Knucklehead boxing: Danger, fake names and quick cash
‘Head Knucklehead’ Sean Gibbons has lined up Jerwin Ancajas to fight Jamie Conlan
Jerwin Ancajas of the Philippines celebrates a knockout win against Fadhili Majiha of Tanzania during their bantamweight fight at The Venetian in Macau in 2015. Ancajas will fight Jamie Conlan in Belfast next month. Photo: Chris Hyde/Getty Images
When they rode the ribbon highways of the American Midwest, shoehorned into Sean Gibbons’ white Honda Civic hatchback, they called themselves the Knucklehead boxing club. Fighters for hire. No opponent too big. No venue too small. Sometimes they climbed through the ropes to take on each other. Often, they didn’t even know what name they were fighting under until it was announced over the PA. Minor details. It only mattered that at the finish they’d have cash money pressed into their hands for their night’s work. Fifty bucks a round in some places. Twice that in others. A kind of living.
Aside from being designated driver, cornerman, trainer, and manager of Verdell Smith and Buck Smith (no relations) – the club’s most celebrated alumni – Gibbons also stepped into the breach if a gap appeared on the undercard, occasionally as his alter ego Adrian Crawford, other evenings as himself, the name he used when battling Mickey Rourke to a draw in the actor’s last pro outing. He had learned the fight game from his uncle Pat O’Grady in Oklahoma, an unscrupulous, hardscrabble Irish-American promoter whose son Sean was briefly WBA lightweight champion of the world in the 1980s.
By the mid-90s, Gibbons was known as Buddy Holly for his looks and as “The Oklahoma Meat Packer” for his ability to somehow unearth game barnstormers at very short notice who might not quite go the distance. Verdell Smith was a welterweight who finished with an official tally of 46 wins, 62 defeats and three draws. Under his own name. There is no accurate account of how he many he won or lost as Tim Brooks and Tommy Bowles, his preferred aliases for Knucklehead bouts in Indiana and Missouri, or as Terry Williams, another pseudonym.
“I’m not in it for the recognition,” he said once. “I fight, I get paid, and I go home, that’s all I do.”
Buck Smith’s record of 181-20-2 seems more respectable but at least eight of his victories came against some version of his travelling companion, Verdell, each of those triumphs earning him the front seat for the long drives home. He also accompanied Gibbons on unofficial and unrecorded sorties into Mexico and Canada, once reeled off 12 fights in a calendar month, and has the unique boast of having fought twice in the same night in two different states. Without even changing his shorts.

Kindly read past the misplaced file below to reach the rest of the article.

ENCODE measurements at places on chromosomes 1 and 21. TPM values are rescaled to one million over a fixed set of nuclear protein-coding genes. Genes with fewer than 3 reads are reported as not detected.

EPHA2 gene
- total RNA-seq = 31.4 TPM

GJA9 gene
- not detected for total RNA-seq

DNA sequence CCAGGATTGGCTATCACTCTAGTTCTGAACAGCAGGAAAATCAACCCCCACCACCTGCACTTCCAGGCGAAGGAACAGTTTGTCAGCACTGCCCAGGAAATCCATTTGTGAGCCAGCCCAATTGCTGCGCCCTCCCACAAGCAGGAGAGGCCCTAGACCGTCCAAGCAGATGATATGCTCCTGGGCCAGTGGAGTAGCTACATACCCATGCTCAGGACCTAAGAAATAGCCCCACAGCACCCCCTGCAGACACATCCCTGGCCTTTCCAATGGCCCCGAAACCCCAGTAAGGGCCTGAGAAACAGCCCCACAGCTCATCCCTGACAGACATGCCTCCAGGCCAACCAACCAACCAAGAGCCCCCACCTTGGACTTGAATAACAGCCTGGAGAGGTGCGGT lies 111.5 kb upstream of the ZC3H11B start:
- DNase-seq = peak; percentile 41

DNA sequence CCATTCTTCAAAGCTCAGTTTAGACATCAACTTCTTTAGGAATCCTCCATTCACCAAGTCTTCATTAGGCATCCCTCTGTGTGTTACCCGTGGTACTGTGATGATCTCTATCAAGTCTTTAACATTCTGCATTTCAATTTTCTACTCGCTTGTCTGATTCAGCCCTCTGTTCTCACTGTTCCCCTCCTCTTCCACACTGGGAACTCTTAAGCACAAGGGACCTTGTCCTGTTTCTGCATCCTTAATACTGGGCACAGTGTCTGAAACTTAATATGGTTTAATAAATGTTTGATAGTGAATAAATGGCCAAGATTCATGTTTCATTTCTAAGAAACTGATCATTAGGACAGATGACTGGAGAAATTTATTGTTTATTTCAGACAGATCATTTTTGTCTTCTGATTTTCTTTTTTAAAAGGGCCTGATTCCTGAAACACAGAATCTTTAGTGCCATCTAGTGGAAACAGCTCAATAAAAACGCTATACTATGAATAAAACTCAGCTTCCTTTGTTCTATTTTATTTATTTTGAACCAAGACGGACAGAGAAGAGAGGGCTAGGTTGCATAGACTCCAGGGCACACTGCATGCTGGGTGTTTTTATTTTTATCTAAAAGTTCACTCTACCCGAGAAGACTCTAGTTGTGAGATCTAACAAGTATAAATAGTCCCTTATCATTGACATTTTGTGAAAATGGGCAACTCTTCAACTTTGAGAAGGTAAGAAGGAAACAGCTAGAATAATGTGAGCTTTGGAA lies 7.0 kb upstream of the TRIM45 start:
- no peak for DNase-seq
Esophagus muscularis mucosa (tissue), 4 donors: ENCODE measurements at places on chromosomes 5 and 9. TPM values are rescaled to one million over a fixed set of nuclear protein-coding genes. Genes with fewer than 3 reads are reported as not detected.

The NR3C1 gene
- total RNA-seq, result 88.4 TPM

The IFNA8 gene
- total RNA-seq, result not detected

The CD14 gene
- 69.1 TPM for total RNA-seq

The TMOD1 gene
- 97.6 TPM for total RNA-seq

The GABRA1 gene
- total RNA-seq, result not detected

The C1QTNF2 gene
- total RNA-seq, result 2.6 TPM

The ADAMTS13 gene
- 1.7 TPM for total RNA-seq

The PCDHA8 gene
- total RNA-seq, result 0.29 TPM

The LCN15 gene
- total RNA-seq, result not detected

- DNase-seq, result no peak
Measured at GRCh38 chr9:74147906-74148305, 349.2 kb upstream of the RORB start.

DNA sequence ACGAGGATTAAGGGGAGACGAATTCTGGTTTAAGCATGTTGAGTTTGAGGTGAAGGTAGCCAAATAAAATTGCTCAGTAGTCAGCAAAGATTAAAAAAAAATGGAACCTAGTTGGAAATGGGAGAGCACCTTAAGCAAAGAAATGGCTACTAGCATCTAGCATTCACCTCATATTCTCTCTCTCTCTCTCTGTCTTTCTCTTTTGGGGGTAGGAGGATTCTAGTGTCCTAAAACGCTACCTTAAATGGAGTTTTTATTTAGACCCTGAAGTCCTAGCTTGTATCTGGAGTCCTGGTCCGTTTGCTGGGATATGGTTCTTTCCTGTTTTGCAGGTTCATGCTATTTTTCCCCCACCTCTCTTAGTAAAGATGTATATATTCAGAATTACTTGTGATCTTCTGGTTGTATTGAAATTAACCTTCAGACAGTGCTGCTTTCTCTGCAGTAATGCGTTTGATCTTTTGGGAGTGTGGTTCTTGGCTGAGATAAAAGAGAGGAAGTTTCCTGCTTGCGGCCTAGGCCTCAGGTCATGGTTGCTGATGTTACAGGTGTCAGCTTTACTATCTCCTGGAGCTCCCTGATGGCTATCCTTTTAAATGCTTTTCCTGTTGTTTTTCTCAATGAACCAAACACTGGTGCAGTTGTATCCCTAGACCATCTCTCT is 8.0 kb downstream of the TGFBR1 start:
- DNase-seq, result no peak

“Outside of boxing, people will call it fight fixing, but inside of boxing this is the art of matchmaking,’’ said Gibbons when the authorities investigating his more questionable work practices. ‘’That’s not criminal. That’s making a living.”
Twenty-five years after circumventing a medical suspension in Missouri by sending a black heavyweight named Mike Smith into the ring under the license of Shane Mooney – a white welterweight who’d died in a car accident five months earlier – Gibbons arrives in Belfast later this month. He’s the charismatic matchmaker behind Filipino sensation Jerwin “Pretty Boy” Ancajas putting his IBF Super Flyweight title on the line against Jamie Conlan at the SSE Odyssey Arena on November 18th.
A headline bout a long way from the bad old days when boxing magazines refused to print the results of Knucklehead promotions because they couldn’t verify who’d actually been in the ring, Gibbons’ career represents the best and the worst of the sport. Romantics spin yarns about the 300,000 miles he put on his Honda keeping the pro game on life support in boondocks from Kentucky to Montana, hiding money in jock straps, napping in lay-bys between bouts, the occasional bending of rules and blurring of identities merely adding a rogueish tint to every tall tale.
But there’s more to the story than tough men willing to bleed and lose for a few bucks. There was danger too. Concussion protocols were traditionally ignored and boxers routinely fought out of their weight classes. In 2003, long after he had left behind the Palookavilles of the Rust Belt for the ersatz glamour of Las Vegas, Gibbons lined Brad Rone up to fight Billy Zumbrum in Utah at three weeks’ notice. Tipping the scales at 259, Rone had lost his previous 25 bouts, was banned from fighting in Nevada but apparently needed the $800 for his mother’s funeral. He died of a heart attack at the end of the first round.
It was around then Gibbons became enmeshed in an elaborate FBI sting called “Operation Match Book”, the script of his life pivoting from “Million Dollar Baby” to “Donnie Brasco”. An undercover NYPD cop named Frankie Manzione infiltrated his camp as part of a government campaign to clean up the sport, and the ensuing fall-out from a raid by the Feds cost him a gig as matchmaker for Bob Arum at Top Rank. He recovered from this setback and others of a similar stripe because, even his critics admit, he is an incredible judge of talent and retains an uncanny eye for the main chance.
“This sport has become so bureaucratic and over-regulated by these stupid commissions,” said Gibbons earlier this year. “Seriously, these guys who have never, ever been hit in their life by anything resembling a boxing glove making up rules left and right, and always for the health and safety of the fighters… This is such a great sport but I’d give anything for it to be 20 years ago.”
On his Linkedin profile, Gibbons’ current occupation is listed as Head Knucklehead.